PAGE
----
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Legal to Use Someone Else's Contract?

By Cynthia Hsu, Esq. on November 10, 2011 | Last updated on March 21, 2019

Entrepreneurs and small business owners often run into problems when starting a business. One issue that constantly crops up is getting all the required legal documentation in order. So, are contracts copyrighted? Is using someone else's contract legal?

After all, it would be so much easier to use someone else's contract. Hiring an attorney to draft agreements for you would be costly.

And small businesses are acutely aware of how important it is to keep costs lowered. So is it okay to use contracts you find on the web? And should you?

Copyright protection extends to all works that are "original" and "fixed" in a tangible form of expression. Traditionally, most people think only works like music, art or books can be copyrighted. But legally speaking, contracts can be subject to copyright protection as well. So if you lift someone's contract word-by-word without their permission, you could be violating the law.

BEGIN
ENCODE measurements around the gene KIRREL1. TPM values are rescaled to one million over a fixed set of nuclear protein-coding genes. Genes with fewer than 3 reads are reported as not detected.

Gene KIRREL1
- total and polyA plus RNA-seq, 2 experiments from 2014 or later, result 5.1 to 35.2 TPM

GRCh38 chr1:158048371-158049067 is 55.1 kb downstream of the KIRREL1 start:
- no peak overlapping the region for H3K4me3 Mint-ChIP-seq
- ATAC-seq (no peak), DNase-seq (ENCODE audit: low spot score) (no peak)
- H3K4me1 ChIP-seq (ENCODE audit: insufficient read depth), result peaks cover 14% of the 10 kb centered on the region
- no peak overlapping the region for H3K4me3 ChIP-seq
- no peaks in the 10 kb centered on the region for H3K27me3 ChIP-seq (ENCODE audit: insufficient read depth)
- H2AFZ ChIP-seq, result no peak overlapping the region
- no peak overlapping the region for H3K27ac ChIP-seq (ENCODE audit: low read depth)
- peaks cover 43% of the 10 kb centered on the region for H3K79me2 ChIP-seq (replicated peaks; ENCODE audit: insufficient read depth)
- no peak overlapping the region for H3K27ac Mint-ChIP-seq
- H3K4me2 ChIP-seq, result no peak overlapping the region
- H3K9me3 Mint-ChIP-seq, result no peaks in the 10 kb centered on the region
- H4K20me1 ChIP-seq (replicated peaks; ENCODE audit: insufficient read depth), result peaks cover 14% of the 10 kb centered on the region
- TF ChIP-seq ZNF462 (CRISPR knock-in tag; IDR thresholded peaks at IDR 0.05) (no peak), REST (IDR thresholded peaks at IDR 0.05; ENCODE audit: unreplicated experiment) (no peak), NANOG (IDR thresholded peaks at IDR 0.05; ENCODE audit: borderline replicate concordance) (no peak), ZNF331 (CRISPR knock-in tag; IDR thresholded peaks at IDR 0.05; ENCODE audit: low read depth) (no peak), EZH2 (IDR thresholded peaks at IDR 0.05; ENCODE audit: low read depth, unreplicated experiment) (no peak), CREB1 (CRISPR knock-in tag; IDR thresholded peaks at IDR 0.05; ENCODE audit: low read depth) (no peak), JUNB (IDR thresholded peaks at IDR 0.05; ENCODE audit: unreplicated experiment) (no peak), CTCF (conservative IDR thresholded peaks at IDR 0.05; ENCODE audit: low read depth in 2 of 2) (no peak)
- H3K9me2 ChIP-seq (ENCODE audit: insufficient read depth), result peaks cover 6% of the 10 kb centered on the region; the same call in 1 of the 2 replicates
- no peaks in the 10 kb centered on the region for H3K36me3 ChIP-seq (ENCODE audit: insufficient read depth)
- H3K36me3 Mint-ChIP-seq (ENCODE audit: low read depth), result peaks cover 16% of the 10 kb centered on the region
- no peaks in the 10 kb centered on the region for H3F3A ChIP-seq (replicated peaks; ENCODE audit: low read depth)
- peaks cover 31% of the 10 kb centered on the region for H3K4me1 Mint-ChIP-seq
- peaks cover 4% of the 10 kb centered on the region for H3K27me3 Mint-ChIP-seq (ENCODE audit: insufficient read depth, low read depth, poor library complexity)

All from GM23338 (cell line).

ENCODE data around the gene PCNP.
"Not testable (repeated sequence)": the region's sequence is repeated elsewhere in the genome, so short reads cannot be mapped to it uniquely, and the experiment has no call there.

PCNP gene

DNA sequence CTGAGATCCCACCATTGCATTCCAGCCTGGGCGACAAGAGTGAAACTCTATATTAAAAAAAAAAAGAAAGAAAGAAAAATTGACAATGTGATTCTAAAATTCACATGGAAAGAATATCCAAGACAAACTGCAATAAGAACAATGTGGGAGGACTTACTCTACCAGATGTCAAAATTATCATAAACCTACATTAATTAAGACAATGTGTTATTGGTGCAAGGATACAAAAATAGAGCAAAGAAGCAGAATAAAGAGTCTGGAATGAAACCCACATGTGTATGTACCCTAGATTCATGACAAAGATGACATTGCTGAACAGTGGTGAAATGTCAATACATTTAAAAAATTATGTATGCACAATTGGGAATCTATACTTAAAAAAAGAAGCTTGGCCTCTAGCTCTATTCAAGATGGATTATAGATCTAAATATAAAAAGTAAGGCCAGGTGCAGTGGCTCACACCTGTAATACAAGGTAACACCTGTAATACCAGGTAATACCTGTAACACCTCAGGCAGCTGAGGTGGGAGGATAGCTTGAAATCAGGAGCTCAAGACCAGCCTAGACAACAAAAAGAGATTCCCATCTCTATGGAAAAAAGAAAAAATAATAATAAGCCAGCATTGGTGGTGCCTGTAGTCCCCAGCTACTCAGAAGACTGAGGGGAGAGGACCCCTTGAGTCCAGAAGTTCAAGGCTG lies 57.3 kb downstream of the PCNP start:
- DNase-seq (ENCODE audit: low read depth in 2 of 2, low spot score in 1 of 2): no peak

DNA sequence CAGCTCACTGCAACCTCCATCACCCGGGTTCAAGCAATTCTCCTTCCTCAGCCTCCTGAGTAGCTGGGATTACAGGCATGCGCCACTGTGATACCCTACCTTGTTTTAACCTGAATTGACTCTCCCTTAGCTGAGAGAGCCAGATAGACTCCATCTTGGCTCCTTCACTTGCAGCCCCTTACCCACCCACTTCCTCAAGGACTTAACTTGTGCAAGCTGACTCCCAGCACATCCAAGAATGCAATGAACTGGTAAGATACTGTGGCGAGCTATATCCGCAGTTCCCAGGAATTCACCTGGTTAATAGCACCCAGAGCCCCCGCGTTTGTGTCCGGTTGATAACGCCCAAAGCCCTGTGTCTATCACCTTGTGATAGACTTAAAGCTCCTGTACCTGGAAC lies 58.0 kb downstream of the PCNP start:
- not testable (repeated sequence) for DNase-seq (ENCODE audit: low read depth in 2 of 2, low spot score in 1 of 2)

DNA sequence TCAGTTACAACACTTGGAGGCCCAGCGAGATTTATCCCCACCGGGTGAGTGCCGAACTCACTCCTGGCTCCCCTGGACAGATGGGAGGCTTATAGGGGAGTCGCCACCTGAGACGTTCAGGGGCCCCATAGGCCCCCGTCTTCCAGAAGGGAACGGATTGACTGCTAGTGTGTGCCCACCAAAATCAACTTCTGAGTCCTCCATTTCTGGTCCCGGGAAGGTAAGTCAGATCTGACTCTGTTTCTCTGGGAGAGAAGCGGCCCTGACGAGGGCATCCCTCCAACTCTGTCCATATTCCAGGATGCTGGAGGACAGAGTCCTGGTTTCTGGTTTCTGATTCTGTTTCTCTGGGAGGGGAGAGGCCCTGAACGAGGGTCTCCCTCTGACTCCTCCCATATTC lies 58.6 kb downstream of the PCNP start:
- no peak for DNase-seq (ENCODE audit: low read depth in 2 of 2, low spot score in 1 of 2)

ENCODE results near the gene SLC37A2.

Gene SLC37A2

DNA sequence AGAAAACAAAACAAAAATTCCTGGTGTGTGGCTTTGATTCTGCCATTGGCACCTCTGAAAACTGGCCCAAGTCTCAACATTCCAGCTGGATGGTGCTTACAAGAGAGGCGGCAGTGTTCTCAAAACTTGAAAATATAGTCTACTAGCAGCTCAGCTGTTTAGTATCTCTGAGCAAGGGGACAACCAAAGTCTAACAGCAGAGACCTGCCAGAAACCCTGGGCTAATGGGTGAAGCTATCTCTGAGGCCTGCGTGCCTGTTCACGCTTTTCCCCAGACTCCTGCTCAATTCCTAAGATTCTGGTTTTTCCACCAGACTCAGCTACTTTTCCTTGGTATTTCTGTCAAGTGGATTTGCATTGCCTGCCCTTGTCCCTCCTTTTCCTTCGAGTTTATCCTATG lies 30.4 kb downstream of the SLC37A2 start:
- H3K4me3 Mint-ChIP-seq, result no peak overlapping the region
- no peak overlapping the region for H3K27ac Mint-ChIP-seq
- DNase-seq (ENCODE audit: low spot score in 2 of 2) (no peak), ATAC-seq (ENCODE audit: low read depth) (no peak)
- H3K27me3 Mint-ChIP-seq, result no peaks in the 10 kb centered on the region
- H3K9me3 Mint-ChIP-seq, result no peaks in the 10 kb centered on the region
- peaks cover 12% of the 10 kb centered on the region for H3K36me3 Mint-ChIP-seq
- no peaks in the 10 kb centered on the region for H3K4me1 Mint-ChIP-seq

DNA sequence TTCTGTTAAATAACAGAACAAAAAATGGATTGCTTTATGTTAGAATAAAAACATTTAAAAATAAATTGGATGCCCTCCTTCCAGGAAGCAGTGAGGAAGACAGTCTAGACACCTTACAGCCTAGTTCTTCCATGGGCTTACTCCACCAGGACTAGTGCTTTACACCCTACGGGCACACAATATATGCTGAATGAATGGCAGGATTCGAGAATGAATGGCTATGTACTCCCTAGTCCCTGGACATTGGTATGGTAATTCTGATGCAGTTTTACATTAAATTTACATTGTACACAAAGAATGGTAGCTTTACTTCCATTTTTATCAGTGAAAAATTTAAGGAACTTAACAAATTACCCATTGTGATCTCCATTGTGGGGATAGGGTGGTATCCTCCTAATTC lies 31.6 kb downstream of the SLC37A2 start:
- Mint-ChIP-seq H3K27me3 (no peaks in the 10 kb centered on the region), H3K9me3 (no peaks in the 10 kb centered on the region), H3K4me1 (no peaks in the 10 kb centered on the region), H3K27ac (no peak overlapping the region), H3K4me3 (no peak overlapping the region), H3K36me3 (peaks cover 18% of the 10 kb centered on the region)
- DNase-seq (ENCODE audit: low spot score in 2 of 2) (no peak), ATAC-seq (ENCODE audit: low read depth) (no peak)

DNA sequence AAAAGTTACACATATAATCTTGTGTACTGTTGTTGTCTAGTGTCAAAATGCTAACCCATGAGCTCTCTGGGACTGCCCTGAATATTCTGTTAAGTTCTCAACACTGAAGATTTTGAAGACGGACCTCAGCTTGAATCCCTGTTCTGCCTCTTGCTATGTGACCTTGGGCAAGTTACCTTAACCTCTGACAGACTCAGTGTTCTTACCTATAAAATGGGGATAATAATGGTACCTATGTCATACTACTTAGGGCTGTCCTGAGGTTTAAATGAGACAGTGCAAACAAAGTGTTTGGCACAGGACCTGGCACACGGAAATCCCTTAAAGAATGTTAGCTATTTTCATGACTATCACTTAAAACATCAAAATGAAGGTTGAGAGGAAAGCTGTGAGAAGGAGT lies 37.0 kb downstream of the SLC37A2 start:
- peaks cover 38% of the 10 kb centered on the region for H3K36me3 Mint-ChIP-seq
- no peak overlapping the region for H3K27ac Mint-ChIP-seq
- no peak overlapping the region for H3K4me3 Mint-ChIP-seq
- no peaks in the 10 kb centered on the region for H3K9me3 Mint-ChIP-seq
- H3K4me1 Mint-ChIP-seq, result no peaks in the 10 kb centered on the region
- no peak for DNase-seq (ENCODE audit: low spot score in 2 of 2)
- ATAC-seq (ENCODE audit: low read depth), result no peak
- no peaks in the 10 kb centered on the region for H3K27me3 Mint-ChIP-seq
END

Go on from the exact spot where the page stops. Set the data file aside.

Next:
That doesn't mean you can't use someone else's contract as a base for your own. If you take someone's contract and tweak it so that it's "yours" using your own creativity, you could escape copyright liability.

Using Someone Else's Contract May Come Back to Bite You

Of course, just because you can use someone else's contract doesn't mean that you should. One of the reasons why people hire attorneys to draft contracts is to ensure the contract or agreement does exactly what you want it to.

And, there is no guarantee that a contract you find online will hold up in court. It's possible that whoever drafted it was sloppy and left loopholes.

So there you have it: it's possible that contracts can be copyrighted. But that doesn't mean you can't use contracts as an inspiration to help you build you own. Just make sure it's a good one.

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